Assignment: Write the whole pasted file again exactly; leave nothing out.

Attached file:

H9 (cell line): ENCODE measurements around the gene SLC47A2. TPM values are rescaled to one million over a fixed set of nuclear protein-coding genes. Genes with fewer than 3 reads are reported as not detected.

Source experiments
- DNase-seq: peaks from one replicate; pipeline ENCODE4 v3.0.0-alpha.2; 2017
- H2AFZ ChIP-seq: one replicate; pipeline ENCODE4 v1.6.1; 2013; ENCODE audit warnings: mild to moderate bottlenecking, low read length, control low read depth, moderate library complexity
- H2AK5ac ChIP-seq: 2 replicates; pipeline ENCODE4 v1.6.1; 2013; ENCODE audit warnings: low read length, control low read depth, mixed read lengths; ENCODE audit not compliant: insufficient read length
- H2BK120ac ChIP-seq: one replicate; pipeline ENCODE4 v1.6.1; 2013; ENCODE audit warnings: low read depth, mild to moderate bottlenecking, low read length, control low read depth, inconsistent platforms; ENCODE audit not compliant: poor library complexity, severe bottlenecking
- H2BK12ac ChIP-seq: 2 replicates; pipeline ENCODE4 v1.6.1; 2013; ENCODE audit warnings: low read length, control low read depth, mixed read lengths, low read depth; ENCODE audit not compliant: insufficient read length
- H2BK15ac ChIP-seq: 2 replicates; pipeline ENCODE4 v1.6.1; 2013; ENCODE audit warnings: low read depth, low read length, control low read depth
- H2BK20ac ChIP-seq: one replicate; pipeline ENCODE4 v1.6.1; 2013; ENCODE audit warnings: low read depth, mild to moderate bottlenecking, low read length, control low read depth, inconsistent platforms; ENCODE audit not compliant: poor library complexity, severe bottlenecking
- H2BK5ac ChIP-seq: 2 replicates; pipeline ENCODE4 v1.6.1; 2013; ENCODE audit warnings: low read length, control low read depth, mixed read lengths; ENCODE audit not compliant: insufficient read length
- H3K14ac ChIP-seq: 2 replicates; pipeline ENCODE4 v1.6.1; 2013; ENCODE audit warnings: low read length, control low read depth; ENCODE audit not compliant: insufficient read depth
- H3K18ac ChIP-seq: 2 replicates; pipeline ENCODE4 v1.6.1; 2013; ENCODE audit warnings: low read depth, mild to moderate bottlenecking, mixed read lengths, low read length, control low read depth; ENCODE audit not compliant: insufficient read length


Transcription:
H9 (cell line): ENCODE measurements around the gene SLC47A2. TPM values are rescaled to one million over a fixed set of nuclear protein-coding genes. Genes with fewer than 3 reads are reported as not detected.

Source experiments
- DNase-seq: peaks from one replicate; pipeline ENCODE4 v3.0.0-alpha.2; 2017
- H2AFZ ChIP-seq: one replicate; pipeline ENCODE4 v1.6.1; 2013; ENCODE audit warnings: mild to moderate bottlenecking, low read length, control low read depth, moderate library complexity
- H2AK5ac ChIP-seq: 2 replicates; pipeline ENCODE4 v1.6.1; 2013; ENCODE audit warnings: low read length, control low read depth, mixed read lengths; ENCODE audit not compliant: insufficient read length
- H2BK120ac ChIP-seq: one replicate; pipeline ENCODE4 v1.6.1; 2013; ENCODE audit warnings: low read depth, mild to moderate bottlenecking, low read length, control low read depth, inconsistent platforms; ENCODE audit not compliant: poor library complexity, severe bottlenecking
- H2BK12ac ChIP-seq: 2 replicates; pipeline ENCODE4 v1.6.1; 2013; ENCODE audit warnings: low read length, control low read depth, mixed read lengths, low read depth; ENCODE audit not compliant: insufficient read length
- H2BK15ac ChIP-seq: 2 replicates; pipeline ENCODE4 v1.6.1; 2013; ENCODE audit warnings: low read depth, low read length, control low read depth
- H2BK20ac ChIP-seq: one replicate; pipeline ENCODE4 v1.6.1; 2013; ENCODE audit warnings: low read depth, mild to moderate bottlenecking, low read length, control low read depth, inconsistent platforms; ENCODE audit not compliant: poor library complexity, severe bottlenecking
- H2BK5ac ChIP-seq: 2 replicates; pipeline ENCODE4 v1.6.1; 2013; ENCODE audit warnings: low read length, control low read depth, mixed read lengths; ENCODE audit not compliant: insufficient read length
- H3K14ac ChIP-seq: 2 replicates; pipeline ENCODE4 v1.6.1; 2013; ENCODE audit warnings: low read length, control low read depth; ENCODE audit not compliant: insufficient read depth
- H3K18ac ChIP-seq: 2 replicates; pipeline ENCODE4 v1.6.1; 2013; ENCODE audit warnings: low read depth, mild to moderate bottlenecking, mixed read lengths, low read length, control low read depth; ENCODE audit not compliant: insufficient read length